Masanori Tonegawa, Yomiuri Shimbun
The Spokesman Review
Sun, 28 Mar 2010 09:34 CDT
The Japan Society for Lipid Nutrition has drawn up new guidelines stating that high cholesterol levels are better for living longer, defying conventional wisdom.
There are two kinds of cholesterol - low-density lipoprotein (LDL) that is considered "bad," and high-density lipoprotein (HDL), which is regarded as "good" cholesterol. LDL cholesterol is delivered to cells throughout the body, while HDL is excess cholesterol collected from the body.
The Japan Atherosclerosis Society, an organization focusing on lifestyle-related diseases, has advocated people lower their LDL cholesterol levels by improving dietary habits and using medication, because high LDL levels could cause heart disease.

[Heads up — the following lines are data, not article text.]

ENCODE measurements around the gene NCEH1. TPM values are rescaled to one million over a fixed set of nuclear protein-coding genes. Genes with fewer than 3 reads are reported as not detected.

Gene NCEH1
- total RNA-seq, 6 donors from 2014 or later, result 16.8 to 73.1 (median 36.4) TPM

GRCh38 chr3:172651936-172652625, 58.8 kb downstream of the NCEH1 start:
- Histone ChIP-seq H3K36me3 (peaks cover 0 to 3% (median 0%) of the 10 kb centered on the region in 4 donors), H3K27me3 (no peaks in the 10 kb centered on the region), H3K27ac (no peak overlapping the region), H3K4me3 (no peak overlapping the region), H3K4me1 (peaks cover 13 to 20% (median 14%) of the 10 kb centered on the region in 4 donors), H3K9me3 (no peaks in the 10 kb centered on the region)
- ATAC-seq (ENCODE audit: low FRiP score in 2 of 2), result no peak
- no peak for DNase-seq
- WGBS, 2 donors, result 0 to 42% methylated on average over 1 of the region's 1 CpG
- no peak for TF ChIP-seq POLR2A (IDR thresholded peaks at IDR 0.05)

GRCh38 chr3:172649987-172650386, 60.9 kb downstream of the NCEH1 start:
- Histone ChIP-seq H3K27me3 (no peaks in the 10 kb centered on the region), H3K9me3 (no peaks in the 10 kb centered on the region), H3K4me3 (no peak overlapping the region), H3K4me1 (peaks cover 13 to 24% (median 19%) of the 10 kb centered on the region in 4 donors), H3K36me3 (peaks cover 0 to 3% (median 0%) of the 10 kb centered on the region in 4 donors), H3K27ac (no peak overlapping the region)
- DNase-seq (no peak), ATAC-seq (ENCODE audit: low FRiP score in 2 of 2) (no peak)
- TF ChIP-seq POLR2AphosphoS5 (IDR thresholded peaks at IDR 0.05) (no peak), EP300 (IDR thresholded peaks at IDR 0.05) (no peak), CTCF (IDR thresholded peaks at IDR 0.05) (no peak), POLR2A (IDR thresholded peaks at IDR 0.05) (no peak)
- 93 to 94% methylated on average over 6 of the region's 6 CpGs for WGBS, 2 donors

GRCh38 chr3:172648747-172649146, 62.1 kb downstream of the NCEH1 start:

In 2007, the society set diagnostic criteria for hyperlipemia, or elevated levels of lipids in the bloodstream, flagging LDL cholesterol levels of at least 140 mg/dl and HDL levels less than 40 mg/dl as dangerous for both men and women.
"According to domestic and foreign research, the higher LDL levels become, the more arterial stiffening advances. Correspondingly, incidence of heart disease also rises. We concluded that LDL cholesterol levels more than 140 mg/dl could easily cause heart disease," said Hirotsugu Ueshima, professor emeritus at Shiga University of Medical Science, who devised the atherosclerosis society's criteria.
However, Tomohito Hamazaki, a professor at Toyama University's Institute of Natural Medicine, who compiled the new cholesterol levels guidelines for the Japan Society for Lipid Nutrition, countered Ueshima's argument. "When examining all causes of death, such as cancer, pneumonia and heart disease, the number of deaths attributable to LDL cholesterol levels exceeding 140 mg/dl is less than people with lower LDL cholesterol levels.